One could say that a successful configuration has rhetorical qualities: Atkinson (1990) writes, referring to Edmondson, that sociological texts "persuade" the reader by means of rhetorical elements. This is not mere ornamentation, it is the substance of the results - the persuasive power. Atkinson further writes, with reference to Brown, about the centrality of certain metaphors in sociology. Metaphors such as describing society as an "organism" or reality as a "drama" or the organisation of society as a "language". Metaphors use pictures, they demonstrate what phenomena look like - they are iconic. If we pursue this line of reasoning we may also note that a successful analysis often is dependent on its results being used by people in their thinking - we come close to a pragmatic critera.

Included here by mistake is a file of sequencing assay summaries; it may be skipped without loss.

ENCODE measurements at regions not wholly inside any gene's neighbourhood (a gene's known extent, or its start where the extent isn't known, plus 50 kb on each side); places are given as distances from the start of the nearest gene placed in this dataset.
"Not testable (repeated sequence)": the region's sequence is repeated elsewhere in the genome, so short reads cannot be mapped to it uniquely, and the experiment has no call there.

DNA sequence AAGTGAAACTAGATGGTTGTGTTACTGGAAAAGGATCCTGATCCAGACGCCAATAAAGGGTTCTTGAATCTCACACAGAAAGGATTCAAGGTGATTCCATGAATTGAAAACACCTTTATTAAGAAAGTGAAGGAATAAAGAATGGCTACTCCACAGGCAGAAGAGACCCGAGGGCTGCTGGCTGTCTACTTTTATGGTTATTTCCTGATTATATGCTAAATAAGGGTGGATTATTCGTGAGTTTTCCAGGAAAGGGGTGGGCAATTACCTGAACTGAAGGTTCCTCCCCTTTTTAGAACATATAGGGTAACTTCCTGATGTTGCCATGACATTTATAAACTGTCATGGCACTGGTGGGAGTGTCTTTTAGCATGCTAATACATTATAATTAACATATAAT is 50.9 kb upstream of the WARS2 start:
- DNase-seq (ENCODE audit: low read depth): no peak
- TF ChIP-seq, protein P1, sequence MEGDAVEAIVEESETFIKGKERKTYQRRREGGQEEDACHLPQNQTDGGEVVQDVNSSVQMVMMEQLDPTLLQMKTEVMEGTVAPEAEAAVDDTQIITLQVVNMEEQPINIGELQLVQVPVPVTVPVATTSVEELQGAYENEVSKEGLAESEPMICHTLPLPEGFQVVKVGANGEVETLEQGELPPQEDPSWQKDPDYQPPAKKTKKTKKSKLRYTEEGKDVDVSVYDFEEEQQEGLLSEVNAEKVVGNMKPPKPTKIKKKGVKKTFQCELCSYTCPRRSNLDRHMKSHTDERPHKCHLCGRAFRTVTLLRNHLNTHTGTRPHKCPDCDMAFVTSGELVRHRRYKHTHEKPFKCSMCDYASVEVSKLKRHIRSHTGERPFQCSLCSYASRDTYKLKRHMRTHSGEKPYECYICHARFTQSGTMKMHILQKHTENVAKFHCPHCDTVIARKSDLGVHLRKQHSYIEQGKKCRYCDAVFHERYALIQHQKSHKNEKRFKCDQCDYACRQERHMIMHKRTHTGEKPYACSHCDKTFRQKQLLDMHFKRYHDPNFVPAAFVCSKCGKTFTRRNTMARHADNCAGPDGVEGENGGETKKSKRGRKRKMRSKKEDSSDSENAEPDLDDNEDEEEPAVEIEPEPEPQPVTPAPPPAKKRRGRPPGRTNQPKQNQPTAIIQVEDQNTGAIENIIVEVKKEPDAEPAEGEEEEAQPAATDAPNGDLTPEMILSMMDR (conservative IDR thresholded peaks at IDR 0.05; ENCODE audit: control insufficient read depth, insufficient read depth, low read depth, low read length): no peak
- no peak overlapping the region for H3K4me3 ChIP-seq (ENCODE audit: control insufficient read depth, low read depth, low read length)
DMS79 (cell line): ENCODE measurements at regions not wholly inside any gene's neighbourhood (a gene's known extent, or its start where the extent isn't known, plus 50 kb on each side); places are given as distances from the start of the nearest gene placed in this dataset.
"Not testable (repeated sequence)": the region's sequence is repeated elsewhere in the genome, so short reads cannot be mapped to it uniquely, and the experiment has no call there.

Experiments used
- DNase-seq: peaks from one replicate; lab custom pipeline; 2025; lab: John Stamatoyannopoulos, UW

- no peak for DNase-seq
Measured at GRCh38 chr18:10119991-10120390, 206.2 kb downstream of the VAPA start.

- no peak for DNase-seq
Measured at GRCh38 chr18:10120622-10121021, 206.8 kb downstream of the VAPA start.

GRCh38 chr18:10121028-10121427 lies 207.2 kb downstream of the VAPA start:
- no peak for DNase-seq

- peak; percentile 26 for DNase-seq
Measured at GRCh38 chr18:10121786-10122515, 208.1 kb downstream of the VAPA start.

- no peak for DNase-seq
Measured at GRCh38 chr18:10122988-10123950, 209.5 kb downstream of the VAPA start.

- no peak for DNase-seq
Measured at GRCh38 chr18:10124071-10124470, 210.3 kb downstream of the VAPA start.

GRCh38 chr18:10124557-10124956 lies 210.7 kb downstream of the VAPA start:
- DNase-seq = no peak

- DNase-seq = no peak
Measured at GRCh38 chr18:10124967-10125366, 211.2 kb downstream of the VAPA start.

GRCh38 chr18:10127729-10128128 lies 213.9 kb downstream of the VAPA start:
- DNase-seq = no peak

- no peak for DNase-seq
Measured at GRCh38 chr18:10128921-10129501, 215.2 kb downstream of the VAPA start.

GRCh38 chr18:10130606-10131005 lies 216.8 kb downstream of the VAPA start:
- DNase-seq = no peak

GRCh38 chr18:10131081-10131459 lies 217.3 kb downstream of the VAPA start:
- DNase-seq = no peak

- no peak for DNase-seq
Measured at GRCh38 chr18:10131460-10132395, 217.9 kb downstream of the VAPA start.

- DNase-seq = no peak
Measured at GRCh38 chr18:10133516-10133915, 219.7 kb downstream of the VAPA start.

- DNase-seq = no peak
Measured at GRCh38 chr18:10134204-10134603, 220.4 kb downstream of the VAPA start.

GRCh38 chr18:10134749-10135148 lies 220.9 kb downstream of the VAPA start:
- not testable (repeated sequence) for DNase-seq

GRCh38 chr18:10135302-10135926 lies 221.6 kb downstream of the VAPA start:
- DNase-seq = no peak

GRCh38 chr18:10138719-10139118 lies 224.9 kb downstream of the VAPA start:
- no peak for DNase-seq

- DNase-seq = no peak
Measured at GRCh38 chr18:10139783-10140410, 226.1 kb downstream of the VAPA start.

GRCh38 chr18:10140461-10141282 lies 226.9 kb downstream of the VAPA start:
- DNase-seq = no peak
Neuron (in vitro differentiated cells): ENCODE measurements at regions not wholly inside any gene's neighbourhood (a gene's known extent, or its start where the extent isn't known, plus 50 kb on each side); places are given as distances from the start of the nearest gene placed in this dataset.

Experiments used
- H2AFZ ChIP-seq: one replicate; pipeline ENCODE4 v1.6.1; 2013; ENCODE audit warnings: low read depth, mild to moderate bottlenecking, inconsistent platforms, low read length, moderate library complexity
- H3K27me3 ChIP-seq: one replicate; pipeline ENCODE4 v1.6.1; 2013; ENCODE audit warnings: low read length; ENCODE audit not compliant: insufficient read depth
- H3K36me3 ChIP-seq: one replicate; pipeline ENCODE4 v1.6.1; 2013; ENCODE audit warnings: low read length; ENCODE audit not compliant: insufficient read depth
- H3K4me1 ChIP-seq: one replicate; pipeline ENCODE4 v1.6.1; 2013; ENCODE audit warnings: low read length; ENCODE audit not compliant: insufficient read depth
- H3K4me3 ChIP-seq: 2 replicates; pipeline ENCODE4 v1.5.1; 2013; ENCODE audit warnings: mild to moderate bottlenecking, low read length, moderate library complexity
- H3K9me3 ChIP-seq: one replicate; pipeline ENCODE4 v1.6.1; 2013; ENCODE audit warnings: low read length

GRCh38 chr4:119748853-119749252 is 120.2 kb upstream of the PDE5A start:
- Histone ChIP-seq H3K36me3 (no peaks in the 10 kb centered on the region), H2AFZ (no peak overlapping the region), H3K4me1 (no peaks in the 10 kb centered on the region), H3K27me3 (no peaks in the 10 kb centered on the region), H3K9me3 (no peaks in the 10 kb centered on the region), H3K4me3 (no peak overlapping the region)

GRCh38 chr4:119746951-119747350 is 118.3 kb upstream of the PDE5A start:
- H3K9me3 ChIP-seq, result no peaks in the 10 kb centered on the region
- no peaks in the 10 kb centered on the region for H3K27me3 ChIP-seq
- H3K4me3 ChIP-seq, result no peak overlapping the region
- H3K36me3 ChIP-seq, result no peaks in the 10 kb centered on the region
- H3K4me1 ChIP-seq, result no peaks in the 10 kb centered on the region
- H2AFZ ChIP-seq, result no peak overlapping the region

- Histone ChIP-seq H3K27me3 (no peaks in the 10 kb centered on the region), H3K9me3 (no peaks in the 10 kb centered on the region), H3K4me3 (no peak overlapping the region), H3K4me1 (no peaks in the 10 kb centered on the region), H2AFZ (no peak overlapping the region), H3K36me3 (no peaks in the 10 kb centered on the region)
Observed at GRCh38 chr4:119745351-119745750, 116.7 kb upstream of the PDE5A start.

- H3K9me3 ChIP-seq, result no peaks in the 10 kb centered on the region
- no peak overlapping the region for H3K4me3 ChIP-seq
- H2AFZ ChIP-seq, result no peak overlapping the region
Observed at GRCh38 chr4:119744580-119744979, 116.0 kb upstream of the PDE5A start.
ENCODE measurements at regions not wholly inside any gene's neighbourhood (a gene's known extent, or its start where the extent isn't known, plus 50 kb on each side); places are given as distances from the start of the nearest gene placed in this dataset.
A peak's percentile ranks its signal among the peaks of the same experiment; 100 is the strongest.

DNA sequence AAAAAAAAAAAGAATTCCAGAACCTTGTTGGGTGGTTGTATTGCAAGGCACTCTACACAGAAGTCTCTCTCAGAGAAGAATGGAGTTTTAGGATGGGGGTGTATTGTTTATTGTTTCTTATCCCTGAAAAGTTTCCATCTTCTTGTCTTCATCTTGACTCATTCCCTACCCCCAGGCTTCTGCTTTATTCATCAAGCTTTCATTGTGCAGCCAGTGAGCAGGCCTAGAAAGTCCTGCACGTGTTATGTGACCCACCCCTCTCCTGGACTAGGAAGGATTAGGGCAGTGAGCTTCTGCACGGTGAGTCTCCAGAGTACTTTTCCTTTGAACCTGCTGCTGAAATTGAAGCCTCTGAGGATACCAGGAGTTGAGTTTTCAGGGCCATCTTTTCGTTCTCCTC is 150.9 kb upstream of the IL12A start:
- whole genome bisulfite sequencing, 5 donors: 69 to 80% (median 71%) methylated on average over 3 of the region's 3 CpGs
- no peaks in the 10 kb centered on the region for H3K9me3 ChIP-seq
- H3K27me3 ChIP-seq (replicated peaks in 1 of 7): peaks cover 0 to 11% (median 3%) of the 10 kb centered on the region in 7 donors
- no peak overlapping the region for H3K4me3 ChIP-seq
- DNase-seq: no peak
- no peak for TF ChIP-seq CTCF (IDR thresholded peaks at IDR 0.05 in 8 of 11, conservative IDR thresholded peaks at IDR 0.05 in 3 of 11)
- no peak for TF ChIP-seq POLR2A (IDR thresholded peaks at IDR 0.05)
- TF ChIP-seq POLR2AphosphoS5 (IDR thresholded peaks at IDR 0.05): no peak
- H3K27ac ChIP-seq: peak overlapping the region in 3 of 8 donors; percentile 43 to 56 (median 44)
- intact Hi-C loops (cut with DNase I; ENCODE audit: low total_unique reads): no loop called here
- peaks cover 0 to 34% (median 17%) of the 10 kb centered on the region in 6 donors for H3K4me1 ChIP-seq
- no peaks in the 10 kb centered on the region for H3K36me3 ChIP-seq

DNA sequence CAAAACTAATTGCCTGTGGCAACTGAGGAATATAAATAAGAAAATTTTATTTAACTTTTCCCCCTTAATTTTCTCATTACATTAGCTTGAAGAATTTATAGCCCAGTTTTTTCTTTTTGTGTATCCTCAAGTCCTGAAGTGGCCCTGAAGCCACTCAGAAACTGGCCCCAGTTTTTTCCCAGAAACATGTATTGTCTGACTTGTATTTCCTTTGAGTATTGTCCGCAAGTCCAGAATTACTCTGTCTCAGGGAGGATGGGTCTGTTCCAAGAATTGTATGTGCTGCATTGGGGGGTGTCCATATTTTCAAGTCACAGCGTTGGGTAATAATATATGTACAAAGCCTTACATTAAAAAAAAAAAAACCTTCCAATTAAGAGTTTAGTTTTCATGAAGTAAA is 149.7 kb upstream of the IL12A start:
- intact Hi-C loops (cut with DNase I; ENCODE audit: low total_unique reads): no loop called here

The importance of the ability to mediate interpretations effectively through metaphores and images etc. becomes not least obvious from a generalisation perspective. You cannot easily generalise from a case study to other corresponding cases. A case does not represents other cases in a simple way. Furthermore, interpretations cannot be forced upon the incredulous that reality is not how she pictured it; she may just dismiss the results as specific to that particular case. The generalisation from the case happens when those who have been persuaded by the interpretation keep it in mind as they reflect on other cases and thus may discover the relevance of the description that the qualitative analysis resulted in, if they find it useful in the particular case. Stake (1986) calls this "naturalistic generalisation". The accurate picture, metaphor, or description then becomes the way for the case study to be useful outside its own context.